Types of Bridging & Short-term lending
There are many types of bridging loans, all of which are primarily used for the same purpose; to access funds quickly.
A bridging loan can be regulated, which is a first charge on a residential property, or non-regulated, which is a first charge on an investment property or properties – residential, commercial or land.
There are many ways to divide up the different types of bridging finance available, though the major variables used will be the following:
- The type of asset being used as security for the loan (Residential, Commercial or Land)
- Whether that security already has lending against it (First or Second Charge)
- Whether the security is mortgage-able or requires refurbishment or development work, and
- The level of strength of the exit strategy for the repayment of the loan itself (Open or Closed)
Residential or Commercial Bridging
Historically, lending against a commercial asset has been seen as a riskier proposition than against a residential asset and as such there are certain bridging funding lines that won’t even lend against a commercial asset and of those that do these tend to lend at a lower LTV.
It is easiest to visualize the type of security used by lenders as sitting on a “scale of appetite” with fewer lenders available as you move down the scale and a corresponding increase in cost of finance.
This scale is as follows:
Assets in declining order of acceptability
- Residential Property Non-FCA reg Complete and Mortgage-able
- Residential Property Non-FCA reg Complete and not Mortgage-able
- Commercial Property Non-FCA reg Complete and Mortgage-able
- Commercial Property Non-FCA reg Complete and not Mortgage-able
- Residential Property FCA Regulated
- Commercial Property FCA Regulated
- Land with planning permission
- Land without planning permission
- Non-property assets (Paintings / Cars / Jewellery etc.)
Lending on the best type of property will be at higher LTV’s with lower rates, and if the borrower does not need a high LTV the rates may drop further; the ideal scenario is a low LTV lend on a completed residential investment for a client with high status, a good credit history and a solid exit strategy.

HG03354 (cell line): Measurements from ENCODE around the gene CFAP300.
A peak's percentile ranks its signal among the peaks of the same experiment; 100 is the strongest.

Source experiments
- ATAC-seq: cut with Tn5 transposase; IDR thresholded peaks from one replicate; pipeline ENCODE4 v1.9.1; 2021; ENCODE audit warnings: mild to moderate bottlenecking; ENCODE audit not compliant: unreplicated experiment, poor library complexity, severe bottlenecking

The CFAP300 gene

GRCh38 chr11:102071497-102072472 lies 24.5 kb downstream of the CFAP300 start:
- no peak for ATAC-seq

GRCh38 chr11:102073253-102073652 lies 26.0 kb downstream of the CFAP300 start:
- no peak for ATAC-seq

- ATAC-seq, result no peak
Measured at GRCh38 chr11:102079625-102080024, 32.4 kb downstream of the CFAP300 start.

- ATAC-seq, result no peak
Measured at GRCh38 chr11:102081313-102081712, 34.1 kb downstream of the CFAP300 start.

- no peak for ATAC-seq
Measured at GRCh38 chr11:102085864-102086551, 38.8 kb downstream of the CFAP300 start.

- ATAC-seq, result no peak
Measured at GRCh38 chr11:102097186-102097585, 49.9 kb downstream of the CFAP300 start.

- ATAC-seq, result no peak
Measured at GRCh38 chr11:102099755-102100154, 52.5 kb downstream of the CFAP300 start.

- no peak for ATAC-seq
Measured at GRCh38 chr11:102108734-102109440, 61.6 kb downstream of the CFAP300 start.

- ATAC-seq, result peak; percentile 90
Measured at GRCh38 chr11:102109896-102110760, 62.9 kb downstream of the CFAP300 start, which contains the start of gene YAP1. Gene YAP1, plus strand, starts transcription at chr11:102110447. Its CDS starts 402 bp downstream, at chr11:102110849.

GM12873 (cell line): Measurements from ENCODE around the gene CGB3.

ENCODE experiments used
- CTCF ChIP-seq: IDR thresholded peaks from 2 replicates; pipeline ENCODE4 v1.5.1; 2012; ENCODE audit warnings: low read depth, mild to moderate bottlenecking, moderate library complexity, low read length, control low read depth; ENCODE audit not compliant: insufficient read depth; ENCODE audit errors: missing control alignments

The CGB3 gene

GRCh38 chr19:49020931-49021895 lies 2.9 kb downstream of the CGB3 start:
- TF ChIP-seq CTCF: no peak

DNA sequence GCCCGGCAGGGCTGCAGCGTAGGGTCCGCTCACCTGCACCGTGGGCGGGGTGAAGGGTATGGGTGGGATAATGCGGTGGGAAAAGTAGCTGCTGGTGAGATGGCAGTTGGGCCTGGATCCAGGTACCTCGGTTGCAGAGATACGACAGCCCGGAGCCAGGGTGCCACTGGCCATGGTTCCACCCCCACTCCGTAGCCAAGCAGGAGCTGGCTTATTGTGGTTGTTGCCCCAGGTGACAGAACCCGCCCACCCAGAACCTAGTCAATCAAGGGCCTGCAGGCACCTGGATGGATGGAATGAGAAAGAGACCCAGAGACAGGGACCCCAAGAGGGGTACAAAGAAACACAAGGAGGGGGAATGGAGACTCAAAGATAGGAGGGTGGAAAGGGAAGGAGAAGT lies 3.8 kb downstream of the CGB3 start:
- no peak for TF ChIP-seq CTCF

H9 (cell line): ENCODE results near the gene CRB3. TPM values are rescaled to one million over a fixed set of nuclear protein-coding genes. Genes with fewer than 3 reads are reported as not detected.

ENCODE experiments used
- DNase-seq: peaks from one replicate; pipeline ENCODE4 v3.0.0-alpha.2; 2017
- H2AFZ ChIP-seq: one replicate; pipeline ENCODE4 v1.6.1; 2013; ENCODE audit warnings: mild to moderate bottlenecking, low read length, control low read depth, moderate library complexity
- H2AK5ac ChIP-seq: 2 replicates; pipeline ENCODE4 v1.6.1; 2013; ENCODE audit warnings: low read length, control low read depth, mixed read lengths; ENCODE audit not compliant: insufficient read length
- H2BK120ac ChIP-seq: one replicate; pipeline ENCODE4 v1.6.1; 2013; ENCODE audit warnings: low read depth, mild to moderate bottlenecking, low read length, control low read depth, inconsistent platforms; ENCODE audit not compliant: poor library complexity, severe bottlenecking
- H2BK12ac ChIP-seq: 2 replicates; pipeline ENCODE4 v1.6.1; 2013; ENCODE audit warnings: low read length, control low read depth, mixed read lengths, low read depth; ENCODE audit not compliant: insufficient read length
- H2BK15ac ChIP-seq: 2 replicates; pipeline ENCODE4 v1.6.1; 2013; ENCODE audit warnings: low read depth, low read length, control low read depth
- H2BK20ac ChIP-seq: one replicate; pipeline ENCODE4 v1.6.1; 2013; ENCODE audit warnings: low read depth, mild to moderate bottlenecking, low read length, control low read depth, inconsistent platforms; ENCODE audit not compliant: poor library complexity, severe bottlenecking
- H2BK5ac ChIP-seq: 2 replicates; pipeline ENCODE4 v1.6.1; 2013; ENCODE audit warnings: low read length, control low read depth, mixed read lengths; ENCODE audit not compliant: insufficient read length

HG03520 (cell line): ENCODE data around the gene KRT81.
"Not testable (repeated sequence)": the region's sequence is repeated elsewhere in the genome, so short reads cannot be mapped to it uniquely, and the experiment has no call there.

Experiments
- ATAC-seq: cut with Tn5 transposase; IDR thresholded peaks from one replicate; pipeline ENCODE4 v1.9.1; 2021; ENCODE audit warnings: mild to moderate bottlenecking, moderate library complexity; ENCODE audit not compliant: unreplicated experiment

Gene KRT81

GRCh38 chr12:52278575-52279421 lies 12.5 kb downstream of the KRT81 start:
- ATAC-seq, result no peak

Bridging on Non-Property Assets
Short-term loans on non-property assets is a very niche proposition however there are a number of lenders in the market who will consider loans on high worth items such as cars / jewellery / marine and aviation assets / paintings / wine etc.
In short, anything of value can be considered.
This is essentially pawn broking and the client will generally have to surrender the asset until repayment of the loan as the lender will store the asset themselves.
Regulated Bridging Loans
A residential or commercial FCA regulated bridging loan is any lend against either a borrower’s main residence on a first charge, the property that they are about to make their residence, against a residential property where the tenant is a close family member (two up or down the genealogical chain or one along), or a commercial use property where the borrower lives in greater than 40% of the overall square footage of the property.
The key to whether or not a property is viewed as FCA regulated is the intent of the borrower – where there is intent to move into an asset then this will be viewed in exactly the same way as if they were living there now. This is why a self-build mortgage is seen as regulated even though at the outset of the mortgage, the property is just a plot of land and hardly an asset the borrower could live in.
These types of properties can of course be used as security but the borrower will need the same type of advice as if they were taking out a normal residential mortgage. Again, certain funding lines will not lend against regulated properties due to the stigma of repossessing a main residence if the loan defaults.
The commercial bridging loan takes as security any commercial property assets such as shops offices, warehouses or any asset with commercial use. Just as certain residential properties will be viewed more positively, so certain commercial assets will be seen the same way.
A loan that takes as security a dilapidated warehouse in a bad section of town with little chance of letting in the future, is going to be viewed differently to an un-let office on canary wharf that has a tenant lined up. Lenders will assess the “risk profile” of any loan requirement against a commercial property which has a low demand as high and therefore monies lent against it will be at a lower level and a higher rate.
Most bridging loans are actually used when a property cannot be mortgaged with a long-term loan (for example a buy to let mortgage), due to the current state of the property. As the cost of bridging finance is high, people don’t normally want to use this form of funding unless they have absolutely no choice; but if a property cannot be mortgaged then this means they do not have that choice.